Put your broad range of experience to work playing for you. Improv can affect the way you look at life and keeps you mentally flexible. It can keep you physically well too - 100 laughs is equal to 15 minutes of exercise. Improv is the hardest work I've ever done and the most fun I've ever had.
Come experience it and (re) discover your sense of play and joy while learning the art of improv. Improv developed out of improvisational theatre. It uses exercises, activities and games to develop spontaneity and creativity, enhance communication and listening skills, explore focus, accepting and teamwork, and to develop a sense of "play".
Writers, teachers, communicators, actors, business people, artists, and improvisers have found the study of improv to be an important tool in the development of their craft. Improv employs techniques for being in the moment, being present to everything - aware of the space, of the people, of everything around you. You learn to get out of your head, not to analyse, to allow what is present now to affect you.
Improv is about accepting your partners and their creations as well as developing the skill and courage to expand and extend those creations. Through improv one can develop their narrative skills, see what makes characters interesting to people, understand the importance of status within relationships, and build narratives that go beyond the expected paths.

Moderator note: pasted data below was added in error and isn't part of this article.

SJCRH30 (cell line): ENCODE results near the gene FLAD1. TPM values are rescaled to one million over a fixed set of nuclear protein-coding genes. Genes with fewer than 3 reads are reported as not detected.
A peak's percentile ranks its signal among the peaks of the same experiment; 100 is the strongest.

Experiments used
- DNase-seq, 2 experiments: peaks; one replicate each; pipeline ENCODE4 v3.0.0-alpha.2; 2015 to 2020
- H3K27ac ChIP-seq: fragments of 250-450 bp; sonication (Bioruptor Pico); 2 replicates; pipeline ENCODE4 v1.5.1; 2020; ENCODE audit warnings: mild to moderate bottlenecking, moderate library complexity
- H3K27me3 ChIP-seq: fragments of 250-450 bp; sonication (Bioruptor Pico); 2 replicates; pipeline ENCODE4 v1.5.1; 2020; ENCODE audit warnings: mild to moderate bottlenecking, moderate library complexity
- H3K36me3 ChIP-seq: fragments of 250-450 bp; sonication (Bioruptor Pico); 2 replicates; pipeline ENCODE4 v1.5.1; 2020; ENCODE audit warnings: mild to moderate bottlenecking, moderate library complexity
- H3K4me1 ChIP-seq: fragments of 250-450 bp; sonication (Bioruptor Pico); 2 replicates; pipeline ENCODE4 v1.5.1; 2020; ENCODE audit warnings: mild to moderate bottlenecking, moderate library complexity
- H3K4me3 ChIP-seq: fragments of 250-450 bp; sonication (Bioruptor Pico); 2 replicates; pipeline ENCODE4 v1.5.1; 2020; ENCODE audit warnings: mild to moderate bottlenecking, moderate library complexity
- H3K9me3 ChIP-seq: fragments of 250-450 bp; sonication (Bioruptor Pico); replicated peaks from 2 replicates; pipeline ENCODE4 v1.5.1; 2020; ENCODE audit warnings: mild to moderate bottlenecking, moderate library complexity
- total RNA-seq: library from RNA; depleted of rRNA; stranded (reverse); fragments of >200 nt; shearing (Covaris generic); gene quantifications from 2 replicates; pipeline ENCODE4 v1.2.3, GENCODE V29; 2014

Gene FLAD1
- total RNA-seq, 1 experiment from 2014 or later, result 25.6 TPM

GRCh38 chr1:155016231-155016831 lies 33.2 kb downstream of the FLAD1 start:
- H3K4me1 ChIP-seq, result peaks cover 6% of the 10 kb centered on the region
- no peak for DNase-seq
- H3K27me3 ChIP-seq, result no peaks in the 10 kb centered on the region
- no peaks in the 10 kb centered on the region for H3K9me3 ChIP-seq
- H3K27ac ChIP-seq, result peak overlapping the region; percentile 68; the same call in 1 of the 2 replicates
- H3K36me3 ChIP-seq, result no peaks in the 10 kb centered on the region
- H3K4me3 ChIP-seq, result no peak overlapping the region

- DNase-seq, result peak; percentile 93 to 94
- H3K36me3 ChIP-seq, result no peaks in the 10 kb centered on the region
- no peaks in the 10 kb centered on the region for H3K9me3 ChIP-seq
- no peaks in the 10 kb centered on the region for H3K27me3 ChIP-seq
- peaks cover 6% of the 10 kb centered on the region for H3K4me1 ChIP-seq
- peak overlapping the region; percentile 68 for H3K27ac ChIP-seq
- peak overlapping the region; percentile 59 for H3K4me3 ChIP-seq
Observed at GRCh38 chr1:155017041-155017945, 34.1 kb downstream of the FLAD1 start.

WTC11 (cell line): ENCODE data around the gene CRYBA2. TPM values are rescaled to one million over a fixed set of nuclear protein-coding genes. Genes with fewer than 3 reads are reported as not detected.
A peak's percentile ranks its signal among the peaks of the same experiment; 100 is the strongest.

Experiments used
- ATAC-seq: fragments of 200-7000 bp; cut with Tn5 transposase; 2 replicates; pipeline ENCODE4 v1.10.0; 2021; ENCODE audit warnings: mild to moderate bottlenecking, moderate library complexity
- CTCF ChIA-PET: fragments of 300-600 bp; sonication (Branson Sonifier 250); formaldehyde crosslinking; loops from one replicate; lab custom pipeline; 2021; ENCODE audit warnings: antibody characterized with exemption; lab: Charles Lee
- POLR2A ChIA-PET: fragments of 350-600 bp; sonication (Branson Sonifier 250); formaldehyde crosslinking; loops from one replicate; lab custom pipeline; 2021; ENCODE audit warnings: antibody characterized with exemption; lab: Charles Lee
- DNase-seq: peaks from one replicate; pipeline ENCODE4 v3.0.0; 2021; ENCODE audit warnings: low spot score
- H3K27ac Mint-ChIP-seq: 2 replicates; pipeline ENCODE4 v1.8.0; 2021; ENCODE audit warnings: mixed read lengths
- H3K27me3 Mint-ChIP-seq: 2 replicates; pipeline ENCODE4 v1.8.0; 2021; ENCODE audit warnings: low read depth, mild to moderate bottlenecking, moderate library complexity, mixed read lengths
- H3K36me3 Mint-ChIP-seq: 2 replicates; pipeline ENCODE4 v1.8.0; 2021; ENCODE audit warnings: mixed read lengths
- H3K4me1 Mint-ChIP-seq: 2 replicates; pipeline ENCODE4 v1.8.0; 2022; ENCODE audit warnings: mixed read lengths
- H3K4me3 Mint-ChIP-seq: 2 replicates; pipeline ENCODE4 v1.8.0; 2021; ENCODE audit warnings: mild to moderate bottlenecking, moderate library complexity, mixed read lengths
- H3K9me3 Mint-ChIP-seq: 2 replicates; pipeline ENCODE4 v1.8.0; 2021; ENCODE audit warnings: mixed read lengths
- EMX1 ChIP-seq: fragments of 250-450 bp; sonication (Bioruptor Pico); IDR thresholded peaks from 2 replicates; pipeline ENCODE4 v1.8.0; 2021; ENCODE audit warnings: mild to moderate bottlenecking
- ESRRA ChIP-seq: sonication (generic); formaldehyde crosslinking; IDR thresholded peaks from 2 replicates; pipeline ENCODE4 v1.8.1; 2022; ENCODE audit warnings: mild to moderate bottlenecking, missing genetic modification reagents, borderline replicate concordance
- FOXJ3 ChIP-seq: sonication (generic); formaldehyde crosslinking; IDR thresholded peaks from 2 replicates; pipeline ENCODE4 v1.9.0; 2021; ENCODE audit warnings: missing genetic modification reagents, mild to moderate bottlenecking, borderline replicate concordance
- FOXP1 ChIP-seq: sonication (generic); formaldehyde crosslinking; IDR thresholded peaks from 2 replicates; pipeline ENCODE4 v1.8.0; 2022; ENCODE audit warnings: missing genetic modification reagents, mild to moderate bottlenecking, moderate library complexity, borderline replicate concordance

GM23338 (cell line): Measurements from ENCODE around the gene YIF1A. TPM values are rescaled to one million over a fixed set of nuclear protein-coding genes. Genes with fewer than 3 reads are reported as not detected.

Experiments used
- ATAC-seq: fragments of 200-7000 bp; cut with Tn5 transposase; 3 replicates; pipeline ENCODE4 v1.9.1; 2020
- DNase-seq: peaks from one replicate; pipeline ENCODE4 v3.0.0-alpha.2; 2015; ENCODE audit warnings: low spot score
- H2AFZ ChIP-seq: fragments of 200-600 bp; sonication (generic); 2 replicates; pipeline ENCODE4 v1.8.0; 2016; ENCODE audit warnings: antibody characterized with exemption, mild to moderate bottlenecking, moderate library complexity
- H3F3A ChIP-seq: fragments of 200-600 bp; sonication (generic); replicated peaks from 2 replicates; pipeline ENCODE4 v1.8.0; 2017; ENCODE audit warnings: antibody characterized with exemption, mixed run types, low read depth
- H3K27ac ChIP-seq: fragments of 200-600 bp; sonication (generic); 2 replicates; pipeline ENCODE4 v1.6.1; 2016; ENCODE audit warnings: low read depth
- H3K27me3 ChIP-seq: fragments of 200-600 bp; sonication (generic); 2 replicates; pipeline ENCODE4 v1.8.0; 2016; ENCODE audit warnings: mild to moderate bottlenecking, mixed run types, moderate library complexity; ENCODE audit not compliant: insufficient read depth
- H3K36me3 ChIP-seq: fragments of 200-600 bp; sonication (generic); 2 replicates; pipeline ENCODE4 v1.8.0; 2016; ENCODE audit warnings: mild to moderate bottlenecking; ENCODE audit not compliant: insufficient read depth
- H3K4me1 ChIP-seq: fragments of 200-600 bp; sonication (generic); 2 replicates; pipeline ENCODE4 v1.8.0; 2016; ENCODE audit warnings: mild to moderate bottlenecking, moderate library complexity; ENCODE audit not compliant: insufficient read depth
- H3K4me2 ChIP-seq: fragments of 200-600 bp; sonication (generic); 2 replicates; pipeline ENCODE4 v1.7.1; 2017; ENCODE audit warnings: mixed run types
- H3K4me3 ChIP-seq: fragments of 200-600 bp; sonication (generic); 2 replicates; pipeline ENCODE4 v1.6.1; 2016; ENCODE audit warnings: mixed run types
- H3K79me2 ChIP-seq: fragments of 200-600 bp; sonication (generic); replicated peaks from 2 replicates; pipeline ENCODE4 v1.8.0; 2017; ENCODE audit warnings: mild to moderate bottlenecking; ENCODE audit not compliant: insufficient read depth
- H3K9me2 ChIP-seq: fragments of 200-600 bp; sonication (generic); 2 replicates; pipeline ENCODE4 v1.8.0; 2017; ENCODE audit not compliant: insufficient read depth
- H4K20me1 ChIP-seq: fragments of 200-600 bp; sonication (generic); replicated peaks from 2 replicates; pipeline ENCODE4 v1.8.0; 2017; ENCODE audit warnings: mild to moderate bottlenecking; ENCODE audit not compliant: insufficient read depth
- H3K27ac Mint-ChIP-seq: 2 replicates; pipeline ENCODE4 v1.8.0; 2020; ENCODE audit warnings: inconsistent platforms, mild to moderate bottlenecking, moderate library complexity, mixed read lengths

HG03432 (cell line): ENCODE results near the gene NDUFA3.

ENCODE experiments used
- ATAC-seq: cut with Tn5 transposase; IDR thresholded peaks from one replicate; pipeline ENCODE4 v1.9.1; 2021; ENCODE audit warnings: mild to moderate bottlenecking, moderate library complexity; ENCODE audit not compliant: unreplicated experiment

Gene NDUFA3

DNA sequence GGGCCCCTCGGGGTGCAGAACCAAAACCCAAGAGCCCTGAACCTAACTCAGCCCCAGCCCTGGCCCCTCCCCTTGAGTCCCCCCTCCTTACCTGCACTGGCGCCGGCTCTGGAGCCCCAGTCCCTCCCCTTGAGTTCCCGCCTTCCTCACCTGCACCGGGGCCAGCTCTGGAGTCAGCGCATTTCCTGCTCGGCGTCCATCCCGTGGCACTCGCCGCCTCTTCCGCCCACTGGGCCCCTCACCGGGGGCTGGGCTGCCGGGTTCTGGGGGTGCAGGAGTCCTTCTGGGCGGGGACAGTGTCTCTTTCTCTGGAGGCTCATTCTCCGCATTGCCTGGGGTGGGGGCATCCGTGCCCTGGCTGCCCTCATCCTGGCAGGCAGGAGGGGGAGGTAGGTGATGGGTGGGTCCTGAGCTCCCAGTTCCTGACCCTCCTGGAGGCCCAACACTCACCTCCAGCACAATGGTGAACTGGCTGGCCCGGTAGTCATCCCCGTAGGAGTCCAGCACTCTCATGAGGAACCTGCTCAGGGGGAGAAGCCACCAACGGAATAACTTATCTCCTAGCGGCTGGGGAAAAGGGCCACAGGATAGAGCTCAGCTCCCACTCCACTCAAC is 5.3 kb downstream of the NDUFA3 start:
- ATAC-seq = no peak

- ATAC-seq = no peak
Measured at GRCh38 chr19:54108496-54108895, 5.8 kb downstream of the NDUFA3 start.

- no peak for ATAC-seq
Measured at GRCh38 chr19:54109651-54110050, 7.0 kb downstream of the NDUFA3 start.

People become more aware of the moment - what it holds and its potential. Increased spontaneity and creativity are the natural outcomes of this process. The ability to adapt to change and mental flexibility are enhanced. Life is a stage and we are all actors. Through the development of our improv skills, we become more alive, more open to our environment.
We are more emotionally honest, and are aware of the unspoken interactions (scripted or not) between ourselves and others. We as actors can also use improv techniques to be more open and released, ready to respond to our environment and each other.